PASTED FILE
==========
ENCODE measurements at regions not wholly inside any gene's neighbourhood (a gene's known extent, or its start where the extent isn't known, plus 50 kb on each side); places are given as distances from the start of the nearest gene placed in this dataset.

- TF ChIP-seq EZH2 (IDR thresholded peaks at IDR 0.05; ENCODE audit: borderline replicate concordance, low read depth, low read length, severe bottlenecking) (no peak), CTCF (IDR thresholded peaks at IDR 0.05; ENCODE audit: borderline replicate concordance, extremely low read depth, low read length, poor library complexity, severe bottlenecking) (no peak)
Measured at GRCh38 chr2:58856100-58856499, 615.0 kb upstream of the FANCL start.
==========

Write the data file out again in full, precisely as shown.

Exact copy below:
ENCODE measurements at regions not wholly inside any gene's neighbourhood (a gene's known extent, or its start where the extent isn't known, plus 50 kb on each side); places are given as distances from the start of the nearest gene placed in this dataset.

- TF ChIP-seq EZH2 (IDR thresholded peaks at IDR 0.05; ENCODE audit: borderline replicate concordance, low read depth, low read length, severe bottlenecking) (no peak), CTCF (IDR thresholded peaks at IDR 0.05; ENCODE audit: borderline replicate concordance, extremely low read depth, low read length, poor library complexity, severe bottlenecking) (no peak)
Measured at GRCh38 chr2:58856100-58856499, 615.0 kb upstream of the FANCL start.